Kadarka – not frivolous at all!
If you ever taste a good Kadarka, you will fall in love with it. Charming, full of spices, enchantingly fruity and tempts you to have another glass of it. Is it the frivolous grape? No, no! It does have serious ageing potential – in good hands. On Friday – 16 October – wine lovers will have a chance to taste several Kadarka and Kékfrankos wines in one place. Let’s revise the lesson of Kadarka and meet Tóth Ferenc Winery, Lajver Wine estate and Dúzsi Family Estate Kadarka wines.
The “Turkish grape”
“Kadarka is said to have been introduced to Hungary from the Balkans, either by Serbians, which fits with Kadarka being the Slavic name for Scutari, a lake (also known as Skadar) between Montenegro and Albania, and with the fact that the variety was once cultivated under the synonym Skadarka in Croatia and Serbia (Levadoux 1956; Galet 2000; Rohály et al. 2003), or by Turks, hence its synonym Törökszőlő (‘Turkish grape’). It is conceivable that it made its way to Hungary via Bulgaria, where it is still widely planted under the synonym Gamza, and where it is considered to be indigenous. It is also said to be indigenous to the region of Miniş / Ménes near Arad in western Romania, where the first sweet Aszú-style red wine was made from shrivelled Cadarcă grapes in 1744 (Dejeu 2004). The exact origin of Kadarka remains unknown but it lies somewhere within the Balkan-Pannonian area.” Excerpt From: Robinson, Jancis; Harding, Julia; Vouillamoz, Jose. “Wine Grapes (9780062325518).” iBooks.
Kadarka feels good with us
Wherever it came from, Kadarka feels really good in Hungary, it is grown almost all over the country. It has significant vineyards in the Great Hungarian Plain, where Kunság, Csongrád and Hajós–Baja wine regions are situated. Kadarka is most important in Szekszárd and Eger, the two wine regions where the famous blend, Bikavér (Bull’s Blood) is made, and Kadarka is usually one component of the blend. Total plantings of Kadarka account for less than 700 hectares, partially because it is really hard to cultivate Kadarka. Late ripening, sensitive, its thin skin can be affected with harmful and noble rot. The colour is medium deep ruby. On the nose rich, spicy and elegant – if in good hands. On the palate juicy, spicy, medium bodied with good acidity and low tannins. Usually consumed young, within 1–3 years, but with properly restricted yield and careful vinification Kadarka can be aged for a long time – as it is proved by some vertical tastings carried on in Szekszárd and other wine regions.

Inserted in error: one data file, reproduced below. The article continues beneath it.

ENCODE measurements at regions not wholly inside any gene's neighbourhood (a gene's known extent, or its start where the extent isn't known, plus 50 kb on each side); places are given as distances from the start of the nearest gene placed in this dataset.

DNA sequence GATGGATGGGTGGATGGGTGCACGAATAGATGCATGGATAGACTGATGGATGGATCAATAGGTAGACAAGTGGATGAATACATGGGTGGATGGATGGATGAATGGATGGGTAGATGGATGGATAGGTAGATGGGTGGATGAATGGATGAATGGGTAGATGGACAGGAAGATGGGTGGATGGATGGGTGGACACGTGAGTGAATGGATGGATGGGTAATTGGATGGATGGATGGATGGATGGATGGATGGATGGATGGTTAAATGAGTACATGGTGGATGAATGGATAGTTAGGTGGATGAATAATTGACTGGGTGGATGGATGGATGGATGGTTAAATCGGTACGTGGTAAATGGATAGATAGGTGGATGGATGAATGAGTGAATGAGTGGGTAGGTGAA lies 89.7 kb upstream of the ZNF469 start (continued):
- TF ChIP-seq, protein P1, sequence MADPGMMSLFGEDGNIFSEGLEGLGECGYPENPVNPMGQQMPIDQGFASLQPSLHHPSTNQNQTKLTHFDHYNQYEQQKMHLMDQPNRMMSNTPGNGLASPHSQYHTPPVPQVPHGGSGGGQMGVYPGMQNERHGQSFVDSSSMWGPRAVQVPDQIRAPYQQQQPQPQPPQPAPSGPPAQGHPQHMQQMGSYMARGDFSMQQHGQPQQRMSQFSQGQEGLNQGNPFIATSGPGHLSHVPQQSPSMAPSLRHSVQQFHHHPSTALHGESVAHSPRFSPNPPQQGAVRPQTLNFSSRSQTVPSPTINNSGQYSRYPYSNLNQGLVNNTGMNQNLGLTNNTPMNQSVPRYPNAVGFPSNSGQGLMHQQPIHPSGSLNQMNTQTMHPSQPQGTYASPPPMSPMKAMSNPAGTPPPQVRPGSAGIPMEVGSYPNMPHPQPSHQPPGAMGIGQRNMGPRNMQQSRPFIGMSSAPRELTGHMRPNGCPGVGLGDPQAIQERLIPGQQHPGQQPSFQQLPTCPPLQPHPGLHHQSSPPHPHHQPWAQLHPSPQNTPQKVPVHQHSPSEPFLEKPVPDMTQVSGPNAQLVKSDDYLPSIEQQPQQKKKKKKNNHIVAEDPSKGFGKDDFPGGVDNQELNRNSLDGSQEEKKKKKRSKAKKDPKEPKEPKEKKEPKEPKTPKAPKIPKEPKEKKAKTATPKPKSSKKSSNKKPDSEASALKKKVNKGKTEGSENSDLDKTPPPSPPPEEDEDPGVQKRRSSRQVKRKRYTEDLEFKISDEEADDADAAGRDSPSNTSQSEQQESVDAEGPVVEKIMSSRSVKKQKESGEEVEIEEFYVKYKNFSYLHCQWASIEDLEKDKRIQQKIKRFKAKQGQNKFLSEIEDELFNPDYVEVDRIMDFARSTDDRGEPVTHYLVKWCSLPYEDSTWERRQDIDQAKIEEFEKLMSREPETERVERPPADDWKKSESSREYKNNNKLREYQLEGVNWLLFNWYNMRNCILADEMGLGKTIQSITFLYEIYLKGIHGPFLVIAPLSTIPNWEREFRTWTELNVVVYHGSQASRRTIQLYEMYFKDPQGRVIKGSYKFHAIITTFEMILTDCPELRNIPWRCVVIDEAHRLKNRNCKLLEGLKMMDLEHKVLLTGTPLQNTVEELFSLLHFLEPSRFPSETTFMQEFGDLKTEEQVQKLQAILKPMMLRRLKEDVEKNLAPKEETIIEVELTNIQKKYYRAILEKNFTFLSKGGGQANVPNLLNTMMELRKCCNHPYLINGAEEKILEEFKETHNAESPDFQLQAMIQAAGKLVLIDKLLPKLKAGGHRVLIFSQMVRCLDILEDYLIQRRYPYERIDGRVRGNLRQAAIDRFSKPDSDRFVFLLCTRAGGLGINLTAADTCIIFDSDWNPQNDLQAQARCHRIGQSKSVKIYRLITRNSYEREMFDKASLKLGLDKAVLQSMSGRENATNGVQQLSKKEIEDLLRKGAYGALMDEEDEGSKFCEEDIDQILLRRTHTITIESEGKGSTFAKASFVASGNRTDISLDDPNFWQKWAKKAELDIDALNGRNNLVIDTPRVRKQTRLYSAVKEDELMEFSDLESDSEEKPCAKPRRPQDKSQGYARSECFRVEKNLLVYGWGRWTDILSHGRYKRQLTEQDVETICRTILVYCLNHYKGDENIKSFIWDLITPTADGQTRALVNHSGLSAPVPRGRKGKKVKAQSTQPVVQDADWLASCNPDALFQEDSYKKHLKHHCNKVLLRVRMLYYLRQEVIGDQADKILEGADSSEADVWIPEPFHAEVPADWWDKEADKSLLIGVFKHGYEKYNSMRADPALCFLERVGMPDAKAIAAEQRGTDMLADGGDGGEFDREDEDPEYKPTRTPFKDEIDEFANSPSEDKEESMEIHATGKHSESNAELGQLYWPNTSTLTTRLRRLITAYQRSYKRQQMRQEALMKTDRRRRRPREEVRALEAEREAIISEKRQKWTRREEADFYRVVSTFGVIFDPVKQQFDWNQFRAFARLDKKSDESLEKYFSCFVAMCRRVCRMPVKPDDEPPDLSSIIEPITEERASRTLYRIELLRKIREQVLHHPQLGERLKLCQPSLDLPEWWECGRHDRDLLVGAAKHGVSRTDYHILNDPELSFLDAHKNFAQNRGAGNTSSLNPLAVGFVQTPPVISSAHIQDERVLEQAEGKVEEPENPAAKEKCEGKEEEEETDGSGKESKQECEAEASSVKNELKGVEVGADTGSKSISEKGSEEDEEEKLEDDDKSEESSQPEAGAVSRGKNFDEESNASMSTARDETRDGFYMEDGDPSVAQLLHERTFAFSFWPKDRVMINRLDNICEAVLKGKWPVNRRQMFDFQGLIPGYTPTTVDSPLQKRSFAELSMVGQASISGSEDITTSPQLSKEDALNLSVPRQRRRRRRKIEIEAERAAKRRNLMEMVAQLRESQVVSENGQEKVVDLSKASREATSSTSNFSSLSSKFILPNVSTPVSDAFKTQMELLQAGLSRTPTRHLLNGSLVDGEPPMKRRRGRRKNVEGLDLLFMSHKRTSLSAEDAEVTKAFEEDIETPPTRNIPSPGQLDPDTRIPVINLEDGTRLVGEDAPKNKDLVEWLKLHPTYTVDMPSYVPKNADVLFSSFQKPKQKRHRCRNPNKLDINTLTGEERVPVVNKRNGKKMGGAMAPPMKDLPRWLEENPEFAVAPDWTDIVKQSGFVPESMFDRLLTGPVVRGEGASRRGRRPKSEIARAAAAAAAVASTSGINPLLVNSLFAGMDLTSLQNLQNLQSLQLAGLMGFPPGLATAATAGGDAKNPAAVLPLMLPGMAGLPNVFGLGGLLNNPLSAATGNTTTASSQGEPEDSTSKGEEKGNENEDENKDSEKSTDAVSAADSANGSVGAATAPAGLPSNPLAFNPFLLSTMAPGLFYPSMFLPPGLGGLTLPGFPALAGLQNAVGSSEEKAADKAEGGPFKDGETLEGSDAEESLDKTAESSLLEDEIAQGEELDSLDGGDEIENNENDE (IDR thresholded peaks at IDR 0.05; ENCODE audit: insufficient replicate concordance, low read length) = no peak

Silvery Superior Kadarka
Egri Kadarka Superior 2018 by Tóth Ferenc Winery has recently won silver medal at Decanter World Wine Award. It is the first superior Kadarka wine of the winery. Grapes came from Tihamer Cru and thanks to ideal yield controlthe result is a nice, concentrated wine that brings all characteristic features of the variety. Fermentation in stainless steel tank, maceration for 15 days with pump over. After pressing 2 weeks settling then ageing in 20 hl barrels for 9 months. Decanter jury commented: “Lovely red cherry aromatics with some spicy notes with a touch of black pepper. Crunchy acid structure and firm tannins.”
Best Buy champion
Lajver Wine Estate makes amazing, fruit driven wines at reasonable prices. Thanks to the state of art vinification plant the wines are crystal clear,balanced, harmonious and elegant. For Lajver Szekszárdi Kadarka 2019 the selected Kadarka bunches fermented in 500 L vats with manual punching over. Maturation took place in stainless steel tank to capture acidity. The wine features the typical characteristics of the variety: red fruits and spiciness on the nose and the palate. The vibrant acidity lingers along with the long aftertaste. And it costs only 4 euros!
More about Lajver Wine Estate
Fruit of old vines
Dúzsi Szekszárdi Kadarka 2019 comes from the same wine region as the above described Lajver, however it shows a different face of the variety. The grapes came from very old vines, and after open vat fermentation (in large, 10 HL vats) the wine matured in open barrel. The nose show red and black berry fruits and besides some subtle tobacco notes appear as well. This spicy, complex Kadarka pairs well with hearty autumn dishes.
Kadarka & Kékfrankos tasting in Hotel Nemzeti
All the above featured wineries will exhibit at Borjour tasting event on 16 October in Budapest. Around 20 wineries will pour Kadarka and Kékfrankos wines, thus the tasting offers deep insight in the characteristics of these varieties. The venue is easy to reach, the boutique hotel is situated in the heart of Budapest and ideal to stay for a few days.